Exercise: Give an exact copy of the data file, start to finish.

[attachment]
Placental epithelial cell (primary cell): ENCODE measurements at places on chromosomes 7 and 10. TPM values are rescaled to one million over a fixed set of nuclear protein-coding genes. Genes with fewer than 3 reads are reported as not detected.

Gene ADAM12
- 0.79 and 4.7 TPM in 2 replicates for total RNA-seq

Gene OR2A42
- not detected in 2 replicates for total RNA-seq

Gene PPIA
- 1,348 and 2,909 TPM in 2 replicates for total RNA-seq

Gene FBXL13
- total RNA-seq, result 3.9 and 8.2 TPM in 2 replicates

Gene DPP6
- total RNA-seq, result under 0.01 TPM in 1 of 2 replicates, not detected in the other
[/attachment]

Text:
Placental epithelial cell (primary cell): ENCODE measurements at places on chromosomes 7 and 10. TPM values are rescaled to one million over a fixed set of nuclear protein-coding genes. Genes with fewer than 3 reads are reported as not detected.

Gene ADAM12
- 0.79 and 4.7 TPM in 2 replicates for total RNA-seq

Gene OR2A42
- not detected in 2 replicates for total RNA-seq

Gene PPIA
- 1,348 and 2,909 TPM in 2 replicates for total RNA-seq

Gene FBXL13
- total RNA-seq, result 3.9 and 8.2 TPM in 2 replicates

Gene DPP6
- total RNA-seq, result under 0.01 TPM in 1 of 2 replicates, not detected in the other